Not every company spends all its time paying taxes or doing the boring, adult things we have to do. Tesla exudes excitement, from their promises as an electric car company to their publicity stunts, including sending their car to space. If your brand goes against the grain and opens a whole new world up for people, which is especially true in tech, then own it! 


Perhaps your company prides itself on the finer things in life. Apple has built a strong brand where all of their products are considered luxuries that innovate the computing world. Either way, imagine your brand persona sauntering through the chandelier-lit interiors of the fanciest bars in the world.

How do you create your brand persona?

Think about your heritage

What is the story behind your existence; why are you here and the reason for the brand being born.

Consider the competition

Nothing is created in a vacuum. Look at what your associates or rivals in similar fields are doing and ask yourself what to keep the same and what to change to set yourself apart from the competition.

Use adjectives that describe your persona

Spiffing! Exciting! Dry. These are all adjectives that potentially define your persona, so break out that dusty dictionary. Narrow it down to a few words that best describe your personality, whether it’s your company’s image or your attitude as its owner.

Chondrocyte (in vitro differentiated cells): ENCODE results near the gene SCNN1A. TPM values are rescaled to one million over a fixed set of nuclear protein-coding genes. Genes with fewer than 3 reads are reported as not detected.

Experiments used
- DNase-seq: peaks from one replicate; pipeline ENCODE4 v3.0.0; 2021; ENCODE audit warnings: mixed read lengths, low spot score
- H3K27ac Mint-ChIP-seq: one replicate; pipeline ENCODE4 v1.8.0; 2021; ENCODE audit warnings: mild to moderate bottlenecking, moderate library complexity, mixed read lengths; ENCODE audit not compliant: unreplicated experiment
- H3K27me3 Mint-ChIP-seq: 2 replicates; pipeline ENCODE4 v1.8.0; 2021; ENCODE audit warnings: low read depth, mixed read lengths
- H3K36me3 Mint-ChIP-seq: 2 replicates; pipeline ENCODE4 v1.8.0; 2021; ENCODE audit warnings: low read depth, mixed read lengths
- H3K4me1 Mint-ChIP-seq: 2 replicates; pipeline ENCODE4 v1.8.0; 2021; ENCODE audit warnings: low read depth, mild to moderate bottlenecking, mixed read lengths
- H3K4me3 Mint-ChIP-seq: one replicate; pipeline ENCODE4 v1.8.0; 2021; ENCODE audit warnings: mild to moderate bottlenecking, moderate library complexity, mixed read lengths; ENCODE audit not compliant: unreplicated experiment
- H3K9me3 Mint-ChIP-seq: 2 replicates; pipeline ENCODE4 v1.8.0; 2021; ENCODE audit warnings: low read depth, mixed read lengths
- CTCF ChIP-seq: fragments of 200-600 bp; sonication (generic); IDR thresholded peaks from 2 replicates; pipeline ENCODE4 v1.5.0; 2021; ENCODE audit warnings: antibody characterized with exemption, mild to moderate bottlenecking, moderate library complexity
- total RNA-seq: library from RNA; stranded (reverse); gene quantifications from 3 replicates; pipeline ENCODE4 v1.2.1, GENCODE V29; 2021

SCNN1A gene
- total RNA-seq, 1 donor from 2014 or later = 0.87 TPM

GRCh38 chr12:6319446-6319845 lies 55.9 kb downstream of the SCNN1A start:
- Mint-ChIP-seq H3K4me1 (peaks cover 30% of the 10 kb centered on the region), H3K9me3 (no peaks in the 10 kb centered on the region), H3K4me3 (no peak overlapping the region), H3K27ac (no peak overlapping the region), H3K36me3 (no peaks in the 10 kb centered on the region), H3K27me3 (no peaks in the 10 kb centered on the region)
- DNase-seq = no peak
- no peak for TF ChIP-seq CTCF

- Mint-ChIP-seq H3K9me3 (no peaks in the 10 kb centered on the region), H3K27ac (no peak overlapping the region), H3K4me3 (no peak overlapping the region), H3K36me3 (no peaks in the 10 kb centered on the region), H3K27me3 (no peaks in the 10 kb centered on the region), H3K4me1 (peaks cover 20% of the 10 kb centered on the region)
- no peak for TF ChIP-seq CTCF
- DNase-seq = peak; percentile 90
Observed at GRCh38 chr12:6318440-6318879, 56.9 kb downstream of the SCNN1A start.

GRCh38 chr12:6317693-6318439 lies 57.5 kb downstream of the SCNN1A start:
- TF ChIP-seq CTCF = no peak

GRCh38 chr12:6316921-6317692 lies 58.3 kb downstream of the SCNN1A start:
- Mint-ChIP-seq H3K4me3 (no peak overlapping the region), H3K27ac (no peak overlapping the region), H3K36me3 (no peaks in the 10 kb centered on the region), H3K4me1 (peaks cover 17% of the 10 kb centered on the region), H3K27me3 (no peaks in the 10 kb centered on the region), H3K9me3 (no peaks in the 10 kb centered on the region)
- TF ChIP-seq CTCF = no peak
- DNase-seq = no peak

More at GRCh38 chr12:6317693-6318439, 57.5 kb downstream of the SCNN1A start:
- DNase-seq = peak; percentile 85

Draw the character

Imagine your brand persona as a character. Maybe your persona is a man in a nice three piece suit. Maybe it’s a superhero with a cape. Maybe it’s a cute pangolin mascot. Try doodling them, ask someone with a more artistic eye to draw them, or make cutouts out from old magazines.

Have a conversation with your persona

Chat with your persona over some coffee and get to know their fun side. Have a heart to heart with them and find out their deepest wishes and fears. Interrogate them in a dark, shady room and draw out their serious side.

Stay consistent

Consistency is key. You stick with certain brands because they’re not only good, they’re reliable, and deliver on initial promises made throughout their history while adapting to enough changes that it still feels fresh.

Get feedback

You could insist that you’re the best in town and are beyond criticism. But by doing so, you stunt your growth as a company and close yourself off to change. If you feel an aspect of your branding isn’t working, get another pair of eyes on it. Ask a friend. Give strangers a survey and ask what their gut reaction is to your brand persona. Remember ultimately your brand is what people say about you not what you say about yourself.


Hopefully, this gives you a taste of how to create a consistent, striking and accurate brand persona.